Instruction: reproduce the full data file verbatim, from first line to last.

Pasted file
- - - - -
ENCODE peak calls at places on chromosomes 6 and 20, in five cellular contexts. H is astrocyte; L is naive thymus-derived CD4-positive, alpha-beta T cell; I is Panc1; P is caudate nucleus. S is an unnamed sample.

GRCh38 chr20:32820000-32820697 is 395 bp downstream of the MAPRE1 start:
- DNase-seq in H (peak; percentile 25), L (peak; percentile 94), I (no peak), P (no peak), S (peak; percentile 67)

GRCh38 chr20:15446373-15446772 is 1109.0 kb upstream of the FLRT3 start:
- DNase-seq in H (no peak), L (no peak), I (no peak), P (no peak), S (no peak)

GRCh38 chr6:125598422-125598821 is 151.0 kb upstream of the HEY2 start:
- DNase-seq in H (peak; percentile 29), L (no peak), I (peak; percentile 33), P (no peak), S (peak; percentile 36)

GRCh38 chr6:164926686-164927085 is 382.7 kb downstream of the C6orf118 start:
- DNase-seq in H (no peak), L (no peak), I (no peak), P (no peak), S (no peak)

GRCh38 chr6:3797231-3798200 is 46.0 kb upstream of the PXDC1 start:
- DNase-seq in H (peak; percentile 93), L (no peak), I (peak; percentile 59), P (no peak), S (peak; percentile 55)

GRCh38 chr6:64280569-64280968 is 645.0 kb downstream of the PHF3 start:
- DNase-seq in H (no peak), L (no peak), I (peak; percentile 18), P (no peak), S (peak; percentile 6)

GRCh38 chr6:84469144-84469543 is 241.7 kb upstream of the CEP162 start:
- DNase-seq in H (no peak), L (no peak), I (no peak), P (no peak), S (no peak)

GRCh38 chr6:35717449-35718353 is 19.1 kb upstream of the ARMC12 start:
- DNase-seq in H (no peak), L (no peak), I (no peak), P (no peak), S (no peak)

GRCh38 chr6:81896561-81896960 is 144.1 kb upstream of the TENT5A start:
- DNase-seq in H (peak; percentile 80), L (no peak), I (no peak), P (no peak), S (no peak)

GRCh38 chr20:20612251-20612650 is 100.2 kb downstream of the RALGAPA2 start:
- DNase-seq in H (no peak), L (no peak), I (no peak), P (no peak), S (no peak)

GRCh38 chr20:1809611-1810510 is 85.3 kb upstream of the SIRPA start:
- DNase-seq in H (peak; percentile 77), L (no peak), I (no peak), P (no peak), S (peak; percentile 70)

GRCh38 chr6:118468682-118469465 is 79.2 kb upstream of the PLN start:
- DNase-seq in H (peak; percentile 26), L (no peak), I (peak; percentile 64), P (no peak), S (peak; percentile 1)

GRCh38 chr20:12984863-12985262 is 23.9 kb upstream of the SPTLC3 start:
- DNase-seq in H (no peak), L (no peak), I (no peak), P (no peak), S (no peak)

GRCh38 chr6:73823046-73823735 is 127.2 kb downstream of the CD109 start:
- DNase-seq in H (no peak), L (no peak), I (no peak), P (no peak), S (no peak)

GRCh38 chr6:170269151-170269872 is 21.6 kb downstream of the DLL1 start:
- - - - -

ENCODE peak calls at places on chromosomes 6 and 20, in five cellular contexts. H is astrocyte; L is naive thymus-derived CD4-positive, alpha-beta T cell; I is Panc1; P is caudate nucleus. S is an unnamed sample.

GRCh38 chr20:32820000-32820697 is 395 bp downstream of the MAPRE1 start:
- DNase-seq in H (peak; percentile 25), L (peak; percentile 94), I (no peak), P (no peak), S (peak; percentile 67)

GRCh38 chr20:15446373-15446772 is 1109.0 kb upstream of the FLRT3 start:
- DNase-seq in H (no peak), L (no peak), I (no peak), P (no peak), S (no peak)

GRCh38 chr6:125598422-125598821 is 151.0 kb upstream of the HEY2 start:
- DNase-seq in H (peak; percentile 29), L (no peak), I (peak; percentile 33), P (no peak), S (peak; percentile 36)

GRCh38 chr6:164926686-164927085 is 382.7 kb downstream of the C6orf118 start:
- DNase-seq in H (no peak), L (no peak), I (no peak), P (no peak), S (no peak)

GRCh38 chr6:3797231-3798200 is 46.0 kb upstream of the PXDC1 start:
- DNase-seq in H (peak; percentile 93), L (no peak), I (peak; percentile 59), P (no peak), S (peak; percentile 55)

GRCh38 chr6:64280569-64280968 is 645.0 kb downstream of the PHF3 start:
- DNase-seq in H (no peak), L (no peak), I (peak; percentile 18), P (no peak), S (peak; percentile 6)

GRCh38 chr6:84469144-84469543 is 241.7 kb upstream of the CEP162 start:
- DNase-seq in H (no peak), L (no peak), I (no peak), P (no peak), S (no peak)

GRCh38 chr6:35717449-35718353 is 19.1 kb upstream of the ARMC12 start:
- DNase-seq in H (no peak), L (no peak), I (no peak), P (no peak), S (no peak)

GRCh38 chr6:81896561-81896960 is 144.1 kb upstream of the TENT5A start:
- DNase-seq in H (peak; percentile 80), L (no peak), I (no peak), P (no peak), S (no peak)

GRCh38 chr20:20612251-20612650 is 100.2 kb downstream of the RALGAPA2 start:
- DNase-seq in H (no peak), L (no peak), I (no peak), P (no peak), S (no peak)

GRCh38 chr20:1809611-1810510 is 85.3 kb upstream of the SIRPA start:
- DNase-seq in H (peak; percentile 77), L (no peak), I (no peak), P (no peak), S (peak; percentile 70)

GRCh38 chr6:118468682-118469465 is 79.2 kb upstream of the PLN start:
- DNase-seq in H (peak; percentile 26), L (no peak), I (peak; percentile 64), P (no peak), S (peak; percentile 1)

GRCh38 chr20:12984863-12985262 is 23.9 kb upstream of the SPTLC3 start:
- DNase-seq in H (no peak), L (no peak), I (no peak), P (no peak), S (no peak)

GRCh38 chr6:73823046-73823735 is 127.2 kb downstream of the CD109 start:
- DNase-seq in H (no peak), L (no peak), I (no peak), P (no peak), S (no peak)

GRCh38 chr6:170269151-170269872 is 21.6 kb downstream of the DLL1 start: